More than 30 U.S. states have joined a lawsuit against Instagram and its parent company Meta over claims that the company damaged the mental health of its younger users.
In a federal lawsuit filed in the U.S. District Court for the Northern District of California with the support of 33 bipartisan attorneys general, the complainants accused Meta, formerly known as Facebook, of deliberately implementing addictive features targeting younger children.
“Meta’s design choices and practices take advantage of and contribute to young users’ susceptibility to addiction,” the complaint reads. “They exploit psychological vulnerabilities of young users through the false promise that meaningful social connection lies in the next story, image, or video and that ignoring the next piece of social content could lead to social isolation.”
“Meta has harnessed powerful and unprecedented technologies to entice, engage, and ultimately ensnare youth and teens,” the complaint continues. “Its motive is profit.”
The lawsuit notes research showing a link between the use of their platforms and “depression, anxiety, insomnia, interference with education and daily life, and many other negative outcomes.”
The lawsuit also asserts that Meta breached various state-level consumer protection laws, as well as violating the federal Children’s Online Privacy Protection Act (COPPA), which forbids companies from gathering personal information from children under the age of 13 without parental consent.
“This is a tough time in America,” Tennessee Attorney General Jonathan Skrmetti said at a press conference on Tuesday.
“We have polarization the likes of which we have not seen since the Civil War. And so for all of the attorneys general from both parties, people who frequently disagree very vocally and very publicly, to all come together and to move in the same direction, I think that says something.”
Meta’s impact on the younger generation garnered significant attention after a 2021 report from The Wall Street Journal, which unveiled internal research leaked by Facebook whistleblower Frances Haugen. The research revealed that Instagram exacerbated body image concerns among certain adolescent girls.
“While Meta has publicly denied and downplayed these harmful effects, it cannot credibly plead ignorance,” New York Attorney General Letitia James said in a press release.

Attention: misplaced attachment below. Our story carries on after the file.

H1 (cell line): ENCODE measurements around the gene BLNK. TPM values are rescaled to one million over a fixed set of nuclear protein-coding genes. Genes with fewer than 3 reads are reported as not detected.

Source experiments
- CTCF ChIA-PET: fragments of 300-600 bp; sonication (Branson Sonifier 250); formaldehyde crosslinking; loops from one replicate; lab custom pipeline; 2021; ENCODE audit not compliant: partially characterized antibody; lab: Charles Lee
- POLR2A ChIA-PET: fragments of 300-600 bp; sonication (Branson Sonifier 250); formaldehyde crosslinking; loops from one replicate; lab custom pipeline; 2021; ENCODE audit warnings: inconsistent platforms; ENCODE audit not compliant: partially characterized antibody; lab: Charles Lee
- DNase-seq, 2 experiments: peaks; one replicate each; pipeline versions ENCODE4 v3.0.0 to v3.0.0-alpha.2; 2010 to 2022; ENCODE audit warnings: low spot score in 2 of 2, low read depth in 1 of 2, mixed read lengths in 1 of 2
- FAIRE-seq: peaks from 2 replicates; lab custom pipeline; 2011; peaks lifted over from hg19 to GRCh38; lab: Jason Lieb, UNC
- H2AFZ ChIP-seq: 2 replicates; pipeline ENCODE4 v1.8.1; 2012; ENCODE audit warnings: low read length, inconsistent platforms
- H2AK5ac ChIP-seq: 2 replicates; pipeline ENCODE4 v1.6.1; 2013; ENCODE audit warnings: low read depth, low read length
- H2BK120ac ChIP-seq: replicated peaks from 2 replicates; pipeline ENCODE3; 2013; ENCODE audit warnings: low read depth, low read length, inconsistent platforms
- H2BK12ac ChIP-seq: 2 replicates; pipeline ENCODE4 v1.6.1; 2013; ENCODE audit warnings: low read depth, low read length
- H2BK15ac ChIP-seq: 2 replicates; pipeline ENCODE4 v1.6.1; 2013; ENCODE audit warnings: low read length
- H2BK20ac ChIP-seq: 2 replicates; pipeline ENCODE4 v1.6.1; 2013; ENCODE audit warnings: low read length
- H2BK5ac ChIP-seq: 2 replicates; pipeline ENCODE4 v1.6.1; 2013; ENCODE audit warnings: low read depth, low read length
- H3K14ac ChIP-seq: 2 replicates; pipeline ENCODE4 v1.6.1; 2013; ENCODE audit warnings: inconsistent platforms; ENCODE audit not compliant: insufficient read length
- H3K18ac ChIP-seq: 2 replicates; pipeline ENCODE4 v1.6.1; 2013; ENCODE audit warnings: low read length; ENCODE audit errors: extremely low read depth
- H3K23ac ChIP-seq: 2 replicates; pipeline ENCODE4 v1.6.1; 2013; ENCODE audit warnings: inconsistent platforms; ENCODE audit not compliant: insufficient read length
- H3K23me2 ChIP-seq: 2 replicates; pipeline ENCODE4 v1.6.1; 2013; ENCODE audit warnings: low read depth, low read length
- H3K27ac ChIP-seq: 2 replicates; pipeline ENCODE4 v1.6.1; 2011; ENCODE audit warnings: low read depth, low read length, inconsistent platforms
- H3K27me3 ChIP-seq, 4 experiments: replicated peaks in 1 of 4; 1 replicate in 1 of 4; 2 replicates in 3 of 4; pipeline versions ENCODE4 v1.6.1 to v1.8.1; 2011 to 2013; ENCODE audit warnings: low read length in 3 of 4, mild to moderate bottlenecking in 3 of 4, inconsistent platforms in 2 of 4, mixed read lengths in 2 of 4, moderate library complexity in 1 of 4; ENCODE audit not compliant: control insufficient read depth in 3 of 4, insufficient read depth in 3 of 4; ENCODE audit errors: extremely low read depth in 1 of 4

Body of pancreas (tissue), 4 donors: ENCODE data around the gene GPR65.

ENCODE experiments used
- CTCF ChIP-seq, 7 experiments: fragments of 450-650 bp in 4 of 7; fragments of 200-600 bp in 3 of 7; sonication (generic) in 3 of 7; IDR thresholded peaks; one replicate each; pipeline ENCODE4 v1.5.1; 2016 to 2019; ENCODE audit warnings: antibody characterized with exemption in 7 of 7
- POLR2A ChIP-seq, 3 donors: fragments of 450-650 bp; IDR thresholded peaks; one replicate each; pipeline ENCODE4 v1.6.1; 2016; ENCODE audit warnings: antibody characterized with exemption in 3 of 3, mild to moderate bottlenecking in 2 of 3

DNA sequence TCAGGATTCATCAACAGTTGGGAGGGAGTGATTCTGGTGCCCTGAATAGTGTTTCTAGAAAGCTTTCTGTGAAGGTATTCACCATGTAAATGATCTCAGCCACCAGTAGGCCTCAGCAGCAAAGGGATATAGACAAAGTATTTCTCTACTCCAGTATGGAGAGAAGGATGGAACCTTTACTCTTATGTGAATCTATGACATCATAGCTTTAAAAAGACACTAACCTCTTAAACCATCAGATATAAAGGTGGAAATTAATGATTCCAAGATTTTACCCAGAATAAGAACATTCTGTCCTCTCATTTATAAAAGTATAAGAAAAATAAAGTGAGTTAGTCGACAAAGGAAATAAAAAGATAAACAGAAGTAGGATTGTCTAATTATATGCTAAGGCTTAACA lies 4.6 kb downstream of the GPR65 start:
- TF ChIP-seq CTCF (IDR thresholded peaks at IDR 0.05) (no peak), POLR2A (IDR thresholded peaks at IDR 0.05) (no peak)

“Meta’s own internal research documents show its awareness that its products harm young users. Indeed, internal studies that Meta commissioned—and kept private until they were leaked by a whistleblower and publicly reported—reveal that Meta has known for years about these serious harms associated with young users’ time spent on its platforms.”
In addition to the federal case, eight additional attorneys general from across the United States filed individual lawsuits also accusing the company of failing younger users.
Meta said it was “disappointed” with the lawsuits, claiming the states should instead work “productively” with them to protect younger people.
“We share the attorneys generals’ commitment to providing teens with safe, positive experiences online, and have already introduced over 30 tools to support teens and their families,” the company said in a statement.
“We’re disappointed that instead of working productively with companies across the industry to create clear, age-appropriate standards for the many apps teens use, the attorneys general have chosen this path.”
Meta is not alone in its potential legal woes. Both Google and ByteDance are already facing numerous lawsuits initiated on behalf of minors and educational institutions, citing the addictive nature of platforms such as YouTube and TikTok.
Should the lawsuit succeed, Meta may be subject to civil fines ranging from $1,000 to $50,000 per infringement of a multitude of state regulations.
It is not the first time that Meta has faced lawsuits concerning its manipulation of younger users. In March this year, the San Mateo County Board of Education filed a similar complaint, declaring that young people in America were facing their “most serious mental health crisis” of recent times.
“Powerful corporations who wield unmatched, highly concentrated technology in pursuit of profit are knowingly creating this unprecedented mental health crisis. YouTube, Snap, TikTok, Meta, and their related companies have carefully cultivated the crisis, which is a feature—not a bug—of their social media products,” the plaintiffs wrote.
“Even with only a small glimpse into what the YouTube, Meta, TikTok, and Snap companies know about this crisis, the public can now fairly conclude that the social media defendants’ conduct was no accident, but rather that defendants acted knowingly, deliberately, and intentionally.”
From The Epoch Times